Don’t Just Worry. Practise Equine Biosecurity

staff / The Office of the Chief Veterinary Officer issued an alert Oct. 19 urging Manitoba horse owners to incorporate basic biosecurity into their horse handling and travels after reports that a recent outbreak of Equine herpes virus myelonencephalopathy (EHM) may have a Brandon connection.

Three horses from an out-of-province facility began exhibiting clinical signs consistent with the virus Oct. 2 and one has since tested positive for the Equine herpes virus 1 (EHV1). Two of the three horses have succumbed, the alert issued by the province s chief vet, Dr. Wayne Lees said.

While none of the infected horses had been in Manitoba, other horses from the same facility had travelled to a horse show in Brandon during the same time frame. A horse from another out-of-province facility that came into contact with those horses in Brandon, is now exhibiting clinical signs of EHV1, but a diagnosis was not confirmed.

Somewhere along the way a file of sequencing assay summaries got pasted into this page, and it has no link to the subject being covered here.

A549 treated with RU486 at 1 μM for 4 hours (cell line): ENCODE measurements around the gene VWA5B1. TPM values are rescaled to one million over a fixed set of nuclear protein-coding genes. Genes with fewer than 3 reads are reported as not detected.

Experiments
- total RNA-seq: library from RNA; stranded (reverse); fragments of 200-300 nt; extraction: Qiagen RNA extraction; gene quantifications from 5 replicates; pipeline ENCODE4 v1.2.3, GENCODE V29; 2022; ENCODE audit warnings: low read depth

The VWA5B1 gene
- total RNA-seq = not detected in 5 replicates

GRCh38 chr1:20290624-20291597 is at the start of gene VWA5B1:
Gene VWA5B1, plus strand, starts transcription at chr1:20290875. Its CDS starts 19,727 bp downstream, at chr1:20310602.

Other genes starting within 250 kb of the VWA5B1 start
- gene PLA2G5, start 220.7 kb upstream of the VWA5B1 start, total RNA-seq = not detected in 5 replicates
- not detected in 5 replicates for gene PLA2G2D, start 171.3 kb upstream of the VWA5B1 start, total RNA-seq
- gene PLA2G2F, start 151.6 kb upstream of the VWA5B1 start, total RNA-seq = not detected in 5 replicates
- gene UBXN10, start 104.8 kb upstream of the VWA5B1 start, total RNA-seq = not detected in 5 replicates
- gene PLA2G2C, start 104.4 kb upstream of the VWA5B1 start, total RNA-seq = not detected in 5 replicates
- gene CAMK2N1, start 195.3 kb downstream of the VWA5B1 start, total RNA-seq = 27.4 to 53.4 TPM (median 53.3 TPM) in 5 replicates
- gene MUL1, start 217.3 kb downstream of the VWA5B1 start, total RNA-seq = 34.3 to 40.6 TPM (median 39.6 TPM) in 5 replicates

No infected horses have been reported in Manitoba to date.

EHV1 is a common, very contagious virus in horse populations that causes respiratory disease, abortion outbreaks and rarely the neurologic disease known as EHM. Reported cases of EVH1, especially EHM, have been on the rise across North America.

Additionally there have been several outbreaks of EHM linked to horse shows and large equine facilities, including a new strain of the virus, called neurotropic Equine herpes virus 1 (nEHV1).

Horse owners are advised to vaccinate their horses against EHV1 and implement basic biosecurity precautions such as not sharing equipment, tack, feed buckets, water buckets or trailers outside of usual herd groups.

Limit direct contact between horses from different locations at events. Consider isolating horses returning from shows or new herd members for 14 days. Immediately isolate sick horses and contact a vet.

Use disposable gloves and immediately change clothing and footware after handling sick horses.

Clean and disinfect all equipment and environment exposed to sick horses. Disinfectants, such as bleach are not effective unless a thorough cleaning has occurred first.



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